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Vascular invasion in hepatitis B virus-related hepatocellular carcinoma with underlying cirrhosis: possible associations with ascites and hepatitis B viral factors?

Overview of attention for article published in Tumor Biology, April 2015
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Title
Vascular invasion in hepatitis B virus-related hepatocellular carcinoma with underlying cirrhosis: possible associations with ascites and hepatitis B viral factors?
Published in
Tumor Biology, April 2015
DOI 10.1007/s13277-015-3311-8
Pubmed ID
Authors

Chuan Chen, Dong-Ping Chen, Yan-Yan Gu, Liang-Hao Hu, Dan Wang, Jin-Huan Lin, Zhao-Shen Li, Jing Xu, Ge Wang

Abstract

Vascular invasion is one of the most important prognostic factors for patients with hepatocellular carcinoma (HCC). The objective of the current, retrospective study was to determine the associations of ascites and hepatitis B viral factors (HBeAg and anti-HBe status and HBV DNA levels), as well as tumor-related factors (size, tumor number, grade, and location) with micro- or macroscopic vascular invasion in patients with HCC that developed as a result of hepatitis B virus (HBV)-related cirrhosis. A total of 336 consecutive patients were included. Potential factors associated with micro- or macroscopic vascular invasion were analyzed by logistic regression. Ascites were more commonly detected in patients with micro- or macroscopic vascular invasion, and the presence of ascites was independently associated with vascular invasion. Among patients with mild-to-moderate or severe ascites, the odds ratio for macroscopic vascular invasion was 4.83 (95 % confidence interval [CI] 2.29-10.16) and 11.87 (95 % CI 4.53-31.07), respectively. Similarly, the presence of ascites was associated with microscopic vascular invasion (OR 5.00; 95 % CI 1.23-20.31). In contrast, hepatitis B viral factors were not significantly associated with vascular invasion. The presence of ascites was associated with vascular invasion in patients with HBV-related cirrhotic HCC. Thus, patients with ascites, vascular invasion should be considered and more frequent surveillance should be performed after curative treatment.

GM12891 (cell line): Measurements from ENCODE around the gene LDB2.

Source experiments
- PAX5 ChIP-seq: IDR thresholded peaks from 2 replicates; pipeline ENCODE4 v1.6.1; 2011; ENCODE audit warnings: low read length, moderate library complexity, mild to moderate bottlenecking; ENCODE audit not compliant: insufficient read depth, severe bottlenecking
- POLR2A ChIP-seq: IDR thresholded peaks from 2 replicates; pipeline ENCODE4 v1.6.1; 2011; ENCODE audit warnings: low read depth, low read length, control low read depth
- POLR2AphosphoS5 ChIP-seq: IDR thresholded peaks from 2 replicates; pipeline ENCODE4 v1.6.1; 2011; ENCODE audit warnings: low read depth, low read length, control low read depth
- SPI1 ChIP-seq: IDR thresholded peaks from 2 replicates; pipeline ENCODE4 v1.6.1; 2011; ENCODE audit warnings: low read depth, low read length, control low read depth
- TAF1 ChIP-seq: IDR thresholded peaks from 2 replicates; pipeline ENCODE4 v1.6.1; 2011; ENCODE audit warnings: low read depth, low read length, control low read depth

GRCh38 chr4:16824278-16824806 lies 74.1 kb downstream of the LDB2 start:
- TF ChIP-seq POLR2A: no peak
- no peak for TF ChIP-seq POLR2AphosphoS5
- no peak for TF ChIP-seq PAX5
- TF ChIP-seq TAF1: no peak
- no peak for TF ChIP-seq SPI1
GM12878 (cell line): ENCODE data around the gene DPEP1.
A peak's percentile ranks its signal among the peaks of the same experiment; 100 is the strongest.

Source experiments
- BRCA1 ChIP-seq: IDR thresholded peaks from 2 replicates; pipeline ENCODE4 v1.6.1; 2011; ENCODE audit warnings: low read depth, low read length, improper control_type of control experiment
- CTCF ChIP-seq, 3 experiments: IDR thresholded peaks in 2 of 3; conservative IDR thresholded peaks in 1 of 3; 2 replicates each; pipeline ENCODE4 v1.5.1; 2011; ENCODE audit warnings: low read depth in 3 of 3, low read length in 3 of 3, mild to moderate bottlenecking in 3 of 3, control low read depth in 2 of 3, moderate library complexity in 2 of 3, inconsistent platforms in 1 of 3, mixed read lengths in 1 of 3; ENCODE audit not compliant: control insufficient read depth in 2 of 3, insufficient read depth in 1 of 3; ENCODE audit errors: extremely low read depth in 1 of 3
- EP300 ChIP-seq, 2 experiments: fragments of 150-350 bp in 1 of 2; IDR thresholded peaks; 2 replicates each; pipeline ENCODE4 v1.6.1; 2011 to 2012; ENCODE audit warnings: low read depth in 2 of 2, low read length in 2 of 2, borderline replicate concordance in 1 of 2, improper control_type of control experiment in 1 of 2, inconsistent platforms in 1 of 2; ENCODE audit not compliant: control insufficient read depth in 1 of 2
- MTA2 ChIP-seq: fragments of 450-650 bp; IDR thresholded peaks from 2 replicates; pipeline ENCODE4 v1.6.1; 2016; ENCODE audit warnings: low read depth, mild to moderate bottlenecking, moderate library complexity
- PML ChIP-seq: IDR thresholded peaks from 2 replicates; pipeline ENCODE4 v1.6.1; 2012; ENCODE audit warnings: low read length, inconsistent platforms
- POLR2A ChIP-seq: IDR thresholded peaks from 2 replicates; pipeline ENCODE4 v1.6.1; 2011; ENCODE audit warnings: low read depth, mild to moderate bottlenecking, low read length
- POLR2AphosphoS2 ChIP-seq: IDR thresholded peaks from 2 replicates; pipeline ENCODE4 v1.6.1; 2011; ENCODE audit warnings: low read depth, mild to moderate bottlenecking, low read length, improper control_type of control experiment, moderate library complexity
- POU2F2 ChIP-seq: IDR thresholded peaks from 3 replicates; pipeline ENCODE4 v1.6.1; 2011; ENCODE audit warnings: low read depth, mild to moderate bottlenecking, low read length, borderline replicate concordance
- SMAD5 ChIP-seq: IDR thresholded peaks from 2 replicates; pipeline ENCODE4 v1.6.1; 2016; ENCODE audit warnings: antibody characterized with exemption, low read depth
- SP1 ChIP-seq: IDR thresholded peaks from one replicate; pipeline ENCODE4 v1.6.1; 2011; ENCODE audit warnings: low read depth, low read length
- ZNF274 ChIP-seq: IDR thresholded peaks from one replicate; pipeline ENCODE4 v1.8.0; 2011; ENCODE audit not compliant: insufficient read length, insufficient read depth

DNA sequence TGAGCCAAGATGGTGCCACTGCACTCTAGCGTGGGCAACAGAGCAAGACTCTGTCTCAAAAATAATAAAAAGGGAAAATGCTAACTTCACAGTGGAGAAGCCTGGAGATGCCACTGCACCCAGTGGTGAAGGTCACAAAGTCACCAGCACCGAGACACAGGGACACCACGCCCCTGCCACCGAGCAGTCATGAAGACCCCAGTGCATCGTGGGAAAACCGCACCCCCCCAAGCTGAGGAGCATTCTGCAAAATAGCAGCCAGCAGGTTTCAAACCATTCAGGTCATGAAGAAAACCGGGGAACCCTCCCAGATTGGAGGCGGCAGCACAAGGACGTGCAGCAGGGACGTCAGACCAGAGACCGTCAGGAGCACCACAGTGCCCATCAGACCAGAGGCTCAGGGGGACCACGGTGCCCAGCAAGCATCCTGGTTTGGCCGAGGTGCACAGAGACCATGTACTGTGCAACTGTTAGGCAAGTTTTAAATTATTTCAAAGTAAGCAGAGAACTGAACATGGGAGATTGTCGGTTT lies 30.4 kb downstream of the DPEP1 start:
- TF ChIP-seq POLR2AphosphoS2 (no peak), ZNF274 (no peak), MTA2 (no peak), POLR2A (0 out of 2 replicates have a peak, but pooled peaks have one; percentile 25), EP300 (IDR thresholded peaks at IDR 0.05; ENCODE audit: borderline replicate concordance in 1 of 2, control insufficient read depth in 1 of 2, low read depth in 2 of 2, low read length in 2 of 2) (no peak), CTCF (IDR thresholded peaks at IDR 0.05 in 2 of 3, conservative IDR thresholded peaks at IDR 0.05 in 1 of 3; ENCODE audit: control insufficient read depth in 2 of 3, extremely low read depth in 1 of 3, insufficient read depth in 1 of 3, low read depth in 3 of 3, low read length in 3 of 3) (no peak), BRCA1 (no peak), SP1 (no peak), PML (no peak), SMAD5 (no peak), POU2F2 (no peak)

Twitter Demographics

The data shown below were collected from the profile of 1 tweeter who shared this research output. Click here to find out more about how the information was compiled.

Mendeley readers

The data shown below were compiled from readership statistics for 6 Mendeley readers of this research output. Click here to see the associated Mendeley record.

Geographical breakdown

Country Count As %
Germany 1 17%
Unknown 5 83%

Demographic breakdown

Readers by professional status Count As %
Researcher 2 33%
Student > Master 1 17%
Student > Bachelor 1 17%
Student > Postgraduate 1 17%
Unspecified 1 17%
Other 0 0%
Readers by discipline Count As %
Medicine and Dentistry 3 50%
Nursing and Health Professions 1 17%
Social Sciences 1 17%
Unspecified 1 17%

Attention Score in Context

This research output has an Altmetric Attention Score of 1. This is our high-level measure of the quality and quantity of online attention that it has received. This Attention Score, as well as the ranking and number of research outputs shown below, was calculated when the research output was last mentioned on 17 November 2015.
All research outputs
#11,047,307
of 12,428,247 outputs
Outputs from Tumor Biology
#1,488
of 2,359 outputs
Outputs of similar age
#269,889
of 331,282 outputs
Outputs of similar age from Tumor Biology
#133
of 282 outputs
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